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Magnificent, thoroughly polished movement

Susanna Leinonen is known for her carefully measured, extremely polished and physically challenging movement language. There’s nothing wasteful in her works. They’re premeditated bodies of art where soundscapes, lights and costumes combined with the choreography and the uncompromising and assimilated movement are providing the audience with a fantastic arts experience.

All of the above can also be found in Leinonen’s newest choreography Dreams of Replay. As the name suggests, the piece is based on her previous works, but is in no way a remake of them. If one has seen any previous choreographies by Leinonen, there are some passing moments where past movement materials can be detected almost as an inkling.

Movement has always been at the core of Leinonen’s work as its most important element. If possible, it has now become even more central. The only visual elements on the bare stage are Kalle Ropponen’s back and side lit lighting design and Erika Turunen’s costumes that are minimal in colour but rich in detail.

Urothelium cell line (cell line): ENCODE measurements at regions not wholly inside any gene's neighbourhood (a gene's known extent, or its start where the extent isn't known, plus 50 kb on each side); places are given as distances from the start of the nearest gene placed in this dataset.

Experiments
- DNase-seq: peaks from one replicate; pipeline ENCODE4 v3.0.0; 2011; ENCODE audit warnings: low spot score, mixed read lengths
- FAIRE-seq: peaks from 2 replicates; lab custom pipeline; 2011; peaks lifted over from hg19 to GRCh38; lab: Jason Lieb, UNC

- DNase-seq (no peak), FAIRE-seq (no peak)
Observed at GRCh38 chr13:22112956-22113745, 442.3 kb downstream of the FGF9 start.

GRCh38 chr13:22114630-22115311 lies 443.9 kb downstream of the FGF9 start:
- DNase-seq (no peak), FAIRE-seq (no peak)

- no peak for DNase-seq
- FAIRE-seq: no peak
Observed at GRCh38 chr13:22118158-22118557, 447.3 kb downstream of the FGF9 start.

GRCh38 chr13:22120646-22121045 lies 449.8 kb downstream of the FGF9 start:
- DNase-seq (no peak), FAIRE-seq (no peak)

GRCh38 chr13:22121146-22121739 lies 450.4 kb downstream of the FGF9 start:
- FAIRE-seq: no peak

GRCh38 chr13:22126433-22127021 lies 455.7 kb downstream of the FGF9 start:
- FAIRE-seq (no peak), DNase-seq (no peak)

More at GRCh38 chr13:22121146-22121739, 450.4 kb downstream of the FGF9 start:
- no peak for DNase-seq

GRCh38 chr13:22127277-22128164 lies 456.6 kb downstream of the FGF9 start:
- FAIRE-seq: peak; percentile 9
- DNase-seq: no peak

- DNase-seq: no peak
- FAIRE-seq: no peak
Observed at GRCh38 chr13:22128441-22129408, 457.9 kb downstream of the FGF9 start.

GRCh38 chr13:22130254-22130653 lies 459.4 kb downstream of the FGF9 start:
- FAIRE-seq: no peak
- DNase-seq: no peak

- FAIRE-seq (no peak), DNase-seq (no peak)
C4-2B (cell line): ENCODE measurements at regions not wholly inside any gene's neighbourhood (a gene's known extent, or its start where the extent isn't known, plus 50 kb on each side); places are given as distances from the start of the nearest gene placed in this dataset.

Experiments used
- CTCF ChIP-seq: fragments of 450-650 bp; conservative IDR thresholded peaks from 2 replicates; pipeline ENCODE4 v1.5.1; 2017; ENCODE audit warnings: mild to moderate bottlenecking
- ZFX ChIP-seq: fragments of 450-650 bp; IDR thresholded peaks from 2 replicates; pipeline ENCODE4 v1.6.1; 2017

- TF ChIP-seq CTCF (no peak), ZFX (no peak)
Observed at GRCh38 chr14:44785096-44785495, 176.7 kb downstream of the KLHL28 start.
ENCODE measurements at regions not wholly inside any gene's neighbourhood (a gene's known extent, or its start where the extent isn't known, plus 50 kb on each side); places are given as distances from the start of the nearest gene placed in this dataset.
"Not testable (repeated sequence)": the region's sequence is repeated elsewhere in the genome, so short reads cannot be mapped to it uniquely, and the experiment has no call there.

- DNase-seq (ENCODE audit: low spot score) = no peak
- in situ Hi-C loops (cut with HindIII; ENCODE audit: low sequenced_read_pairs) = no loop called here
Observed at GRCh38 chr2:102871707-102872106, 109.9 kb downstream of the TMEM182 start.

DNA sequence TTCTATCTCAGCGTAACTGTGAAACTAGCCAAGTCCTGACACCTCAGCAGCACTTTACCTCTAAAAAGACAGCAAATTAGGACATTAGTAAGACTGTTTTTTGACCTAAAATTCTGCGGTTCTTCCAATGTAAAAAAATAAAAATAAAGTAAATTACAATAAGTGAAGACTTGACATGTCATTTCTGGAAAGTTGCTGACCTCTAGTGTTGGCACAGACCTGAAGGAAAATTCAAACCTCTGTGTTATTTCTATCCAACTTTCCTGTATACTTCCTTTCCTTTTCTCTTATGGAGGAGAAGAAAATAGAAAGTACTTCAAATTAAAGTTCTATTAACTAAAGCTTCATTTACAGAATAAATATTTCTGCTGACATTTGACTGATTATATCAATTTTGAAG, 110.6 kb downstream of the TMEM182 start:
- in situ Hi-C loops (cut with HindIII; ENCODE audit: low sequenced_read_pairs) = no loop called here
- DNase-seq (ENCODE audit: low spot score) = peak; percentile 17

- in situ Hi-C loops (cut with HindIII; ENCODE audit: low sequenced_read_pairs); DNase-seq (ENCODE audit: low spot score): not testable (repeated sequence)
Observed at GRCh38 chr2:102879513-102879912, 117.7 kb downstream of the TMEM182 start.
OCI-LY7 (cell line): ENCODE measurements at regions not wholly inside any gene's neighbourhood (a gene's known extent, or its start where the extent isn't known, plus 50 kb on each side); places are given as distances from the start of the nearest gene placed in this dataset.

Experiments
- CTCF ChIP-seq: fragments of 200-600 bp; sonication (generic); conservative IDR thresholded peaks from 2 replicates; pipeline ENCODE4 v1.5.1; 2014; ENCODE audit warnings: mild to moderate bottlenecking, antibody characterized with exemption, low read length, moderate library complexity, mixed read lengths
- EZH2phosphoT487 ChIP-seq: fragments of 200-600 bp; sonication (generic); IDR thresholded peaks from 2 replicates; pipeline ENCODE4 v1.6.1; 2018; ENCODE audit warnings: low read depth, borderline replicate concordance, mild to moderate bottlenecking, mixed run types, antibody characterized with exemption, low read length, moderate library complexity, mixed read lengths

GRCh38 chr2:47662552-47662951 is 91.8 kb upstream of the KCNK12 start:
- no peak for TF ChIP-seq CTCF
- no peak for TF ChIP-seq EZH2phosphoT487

All the focus is on the dancers and they absolutely live up to the challenge. Every movement from the details of the positions to the tips of their fingers is premeditated and delivered to perfection. The five dancers are almost virtuoso ensemble, both standing out as individuals and giving space for each other. Leinonen’s signature ballet-based contemporary style lives and breathes in their dance, both controlled and energetic.

Added challenge for the dancers is provided by Leinonen’s long-term collaborator Kasperi Laine and his soundscape, fascinating in its absurdity. The sound has a life of its own whilst remaining as an essential part of the piece. It’s not music, if by music one means a stand-out melody and a repetitive rhythm. It’s reminiscing and fragmented, fading away and changing just when one thinks they’ve pinned it down.

Usually there hasn’t been much humour in Leinonen’s work. This time there is a hilariously clever duel between two music boxes.

The scenes which at first seem separate, come together in the end to form a logical body of work with a deeper meaning for everyone to find for themselves. References to multiple sources can be detected, starting from the emancipation of Finland.

On the other hand, Dreams of Replay can just be enjoyed as a spectacular dance performance focusing on movement. It can be seen next time this November.

Annikki Alku / Demokraatti, 11/09/2017